The Yale Repertory Theatre is at a crossroads. When Stan Wojewodski Jr. ended his 10-year reign as artistic director in April 2000, he left the theater adrift in a mire of speculation, doubt and gossip. A drawn-out recruitment process for Wojewodski’s replacement coincided with declining box office receipts and shrinking national prominence, creating a shaky platform for a new artistic director. Former Director Robert Brustein went so far as to say, “Obviously there’s been some decline in the quality of the Rep.”
Into this environment strode James Bundy DRA ’95, the new artistic director and dean of the Yale School of Drama. From the beginning, Bundy chose the Rep as his main priority.
Along with the priority comes a challenge. The Rep has been criticized for failing to draw crowds, and it has earned fewer national awards in recent years. In just two months on the job, Bundy has been forced to devise a plan that would boost audience numbers while at the same time upholding Wojewodski’s outstanding commitment to new and experimental theater. It was a difficult line to walk, especially for a man who had never directed a year-round theater program, much less a full-fledged graduate school.
But Bundy has faced this task with finesse and grace. Following in Wojewodski’s footsteps, he has included two premieres in the 2002-2003 season, “Black Monk,” by David Rabe, and “Fighting Words,” by Sunil Kuruvilla DRA ’99. A common fear about new works is that they will fail to draw an audience — yet “Monk” will star popular actor Sam Waterston ’62, and “Fighting Words” is a new work by Kuruvilla, who will be familiar to city audiences from “Rice Boy” two years ago.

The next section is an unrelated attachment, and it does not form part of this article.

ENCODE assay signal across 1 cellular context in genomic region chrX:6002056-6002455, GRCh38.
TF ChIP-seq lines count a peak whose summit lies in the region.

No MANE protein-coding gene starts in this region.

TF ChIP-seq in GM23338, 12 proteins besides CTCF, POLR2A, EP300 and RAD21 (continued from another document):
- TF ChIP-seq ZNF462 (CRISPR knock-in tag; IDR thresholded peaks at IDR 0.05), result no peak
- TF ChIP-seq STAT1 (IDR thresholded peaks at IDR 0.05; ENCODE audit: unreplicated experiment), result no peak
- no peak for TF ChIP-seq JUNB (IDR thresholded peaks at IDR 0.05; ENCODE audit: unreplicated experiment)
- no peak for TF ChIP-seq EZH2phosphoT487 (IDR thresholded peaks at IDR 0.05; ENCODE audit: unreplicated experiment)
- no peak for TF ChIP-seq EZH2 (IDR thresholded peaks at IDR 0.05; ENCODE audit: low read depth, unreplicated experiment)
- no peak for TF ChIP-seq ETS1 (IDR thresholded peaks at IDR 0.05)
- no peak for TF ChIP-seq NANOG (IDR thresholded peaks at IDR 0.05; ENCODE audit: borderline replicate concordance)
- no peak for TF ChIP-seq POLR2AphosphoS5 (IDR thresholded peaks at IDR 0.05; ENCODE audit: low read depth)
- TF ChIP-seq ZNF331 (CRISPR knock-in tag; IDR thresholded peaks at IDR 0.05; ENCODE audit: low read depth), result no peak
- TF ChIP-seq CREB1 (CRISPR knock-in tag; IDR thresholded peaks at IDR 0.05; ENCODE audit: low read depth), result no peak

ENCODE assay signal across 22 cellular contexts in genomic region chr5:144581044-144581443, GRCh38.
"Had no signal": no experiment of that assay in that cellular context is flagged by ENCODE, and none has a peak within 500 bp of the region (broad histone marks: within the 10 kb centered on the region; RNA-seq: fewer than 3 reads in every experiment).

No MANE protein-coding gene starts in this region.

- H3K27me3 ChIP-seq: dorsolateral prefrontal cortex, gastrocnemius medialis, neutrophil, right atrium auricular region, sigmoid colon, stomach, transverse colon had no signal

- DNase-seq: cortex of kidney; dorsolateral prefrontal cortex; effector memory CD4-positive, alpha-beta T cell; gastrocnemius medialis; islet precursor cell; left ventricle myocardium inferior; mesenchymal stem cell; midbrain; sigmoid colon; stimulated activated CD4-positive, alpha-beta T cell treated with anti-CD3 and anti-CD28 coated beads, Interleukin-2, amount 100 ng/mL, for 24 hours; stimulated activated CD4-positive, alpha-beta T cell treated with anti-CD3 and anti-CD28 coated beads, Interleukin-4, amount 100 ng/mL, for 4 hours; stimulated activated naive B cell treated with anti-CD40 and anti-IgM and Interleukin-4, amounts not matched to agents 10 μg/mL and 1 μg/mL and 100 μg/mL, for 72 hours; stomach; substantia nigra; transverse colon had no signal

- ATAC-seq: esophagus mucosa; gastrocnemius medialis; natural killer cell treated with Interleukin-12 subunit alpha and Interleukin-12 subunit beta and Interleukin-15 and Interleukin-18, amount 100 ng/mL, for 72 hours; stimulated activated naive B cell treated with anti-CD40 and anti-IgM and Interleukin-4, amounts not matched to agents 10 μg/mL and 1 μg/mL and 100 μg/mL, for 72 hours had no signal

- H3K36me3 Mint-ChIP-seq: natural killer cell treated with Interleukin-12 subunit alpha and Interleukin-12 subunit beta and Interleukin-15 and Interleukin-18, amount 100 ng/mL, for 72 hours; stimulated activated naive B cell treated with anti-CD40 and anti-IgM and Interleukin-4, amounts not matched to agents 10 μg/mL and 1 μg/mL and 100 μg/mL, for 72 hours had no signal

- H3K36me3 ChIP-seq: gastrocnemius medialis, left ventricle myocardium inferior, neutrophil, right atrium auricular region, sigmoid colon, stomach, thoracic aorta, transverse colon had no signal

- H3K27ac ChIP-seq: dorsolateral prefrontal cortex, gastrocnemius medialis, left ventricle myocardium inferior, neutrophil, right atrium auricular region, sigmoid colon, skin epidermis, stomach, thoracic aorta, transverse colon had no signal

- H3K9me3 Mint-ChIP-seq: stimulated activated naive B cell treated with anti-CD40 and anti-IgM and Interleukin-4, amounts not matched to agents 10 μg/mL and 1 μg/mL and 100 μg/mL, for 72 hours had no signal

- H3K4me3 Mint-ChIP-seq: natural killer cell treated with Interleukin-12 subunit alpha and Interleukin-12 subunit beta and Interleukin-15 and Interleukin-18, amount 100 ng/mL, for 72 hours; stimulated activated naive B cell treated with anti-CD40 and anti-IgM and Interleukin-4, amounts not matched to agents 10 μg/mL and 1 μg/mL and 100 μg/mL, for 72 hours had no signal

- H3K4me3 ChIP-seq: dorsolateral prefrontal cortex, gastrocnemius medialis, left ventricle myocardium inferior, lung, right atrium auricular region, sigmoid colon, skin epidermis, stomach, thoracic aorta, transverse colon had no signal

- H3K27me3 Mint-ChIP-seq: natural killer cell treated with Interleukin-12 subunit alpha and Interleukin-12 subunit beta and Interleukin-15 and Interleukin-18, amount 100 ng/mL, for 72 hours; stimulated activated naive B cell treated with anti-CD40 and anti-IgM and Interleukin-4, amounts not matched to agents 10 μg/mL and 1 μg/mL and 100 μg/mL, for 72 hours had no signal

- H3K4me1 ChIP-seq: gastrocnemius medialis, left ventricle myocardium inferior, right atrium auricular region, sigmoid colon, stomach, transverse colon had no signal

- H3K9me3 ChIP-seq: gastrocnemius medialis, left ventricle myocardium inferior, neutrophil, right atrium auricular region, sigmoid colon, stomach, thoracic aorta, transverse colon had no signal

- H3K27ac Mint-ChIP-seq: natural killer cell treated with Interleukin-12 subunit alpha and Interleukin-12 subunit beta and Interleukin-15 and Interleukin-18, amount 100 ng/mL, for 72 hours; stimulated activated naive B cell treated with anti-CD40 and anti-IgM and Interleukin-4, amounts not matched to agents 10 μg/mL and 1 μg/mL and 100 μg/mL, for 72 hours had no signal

In addition, classics such as “Cinderella” and “The Taming of the Shrew” have made it onto the roster. Even the most uninformed theatergoer will recognize those names, and will be therefore more likely to purchase a ticket. But Bundy has injected new life into those works, by melding “Cinderella” with “Medea” and “Macbeth” into one giant gender–themed production and by casting all Latino men in a controversial version of “Shrew.”
The ethnic nature of this show will likely appeal to a broader demographic in New Haven, a goal that the Rep has long held. “Breath, Boom” is also also racially driven, addressing themes that have proved hugely popular in the past at the Rep. Black playwrights Athol Fugard, August Wilson and Suzan Lori-Parks have long used Yale’s stages to explore racial issues, and as a result they have emerged as three of Yale’s most nationally acclaimed collaborators.
Bundy has clearly chosen his first season wisely, with a powerful combination of reliable audience-pleasers and new, provocative works. By blending the two, it appears that Bundy has concocted a potent brew that stands a very good chance of resurrecting the theater’s prominence. The Rep used to be a theater that garnered national reviews of each show and spawned award-winning actors, playwrights and directors. Yale has the resources, the student talent and the inspiration. Now, it appears, it has a director to lead the way.